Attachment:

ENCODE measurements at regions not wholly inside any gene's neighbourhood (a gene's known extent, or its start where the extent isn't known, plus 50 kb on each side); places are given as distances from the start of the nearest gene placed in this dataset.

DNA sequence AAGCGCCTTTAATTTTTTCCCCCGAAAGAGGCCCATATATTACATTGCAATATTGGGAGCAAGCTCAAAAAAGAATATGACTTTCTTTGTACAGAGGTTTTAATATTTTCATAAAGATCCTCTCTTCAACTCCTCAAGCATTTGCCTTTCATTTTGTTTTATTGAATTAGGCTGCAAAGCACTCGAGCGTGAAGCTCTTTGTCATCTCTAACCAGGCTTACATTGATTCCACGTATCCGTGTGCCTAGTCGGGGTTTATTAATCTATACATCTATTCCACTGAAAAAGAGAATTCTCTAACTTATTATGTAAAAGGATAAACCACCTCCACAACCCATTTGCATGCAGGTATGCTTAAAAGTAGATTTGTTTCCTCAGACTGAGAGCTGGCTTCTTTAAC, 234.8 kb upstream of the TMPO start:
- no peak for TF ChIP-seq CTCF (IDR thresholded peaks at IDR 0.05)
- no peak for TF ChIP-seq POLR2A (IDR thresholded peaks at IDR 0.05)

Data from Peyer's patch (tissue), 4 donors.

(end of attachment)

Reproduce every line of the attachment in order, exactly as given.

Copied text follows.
ENCODE measurements at regions not wholly inside any gene's neighbourhood (a gene's known extent, or its start where the extent isn't known, plus 50 kb on each side); places are given as distances from the start of the nearest gene placed in this dataset.

DNA sequence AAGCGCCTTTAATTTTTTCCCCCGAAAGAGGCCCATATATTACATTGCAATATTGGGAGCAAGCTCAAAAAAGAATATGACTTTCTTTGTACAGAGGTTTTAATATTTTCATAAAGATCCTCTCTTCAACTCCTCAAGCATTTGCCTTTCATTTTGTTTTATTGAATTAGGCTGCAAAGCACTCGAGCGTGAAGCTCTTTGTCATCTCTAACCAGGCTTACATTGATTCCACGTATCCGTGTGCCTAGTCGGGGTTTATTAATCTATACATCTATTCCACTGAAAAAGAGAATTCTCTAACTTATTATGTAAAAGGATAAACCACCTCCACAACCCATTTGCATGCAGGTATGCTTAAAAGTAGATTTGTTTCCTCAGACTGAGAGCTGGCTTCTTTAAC, 234.8 kb upstream of the TMPO start:
- no peak for TF ChIP-seq CTCF (IDR thresholded peaks at IDR 0.05)
- no peak for TF ChIP-seq POLR2A (IDR thresholded peaks at IDR 0.05)

Data from Peyer's patch (tissue), 4 donors.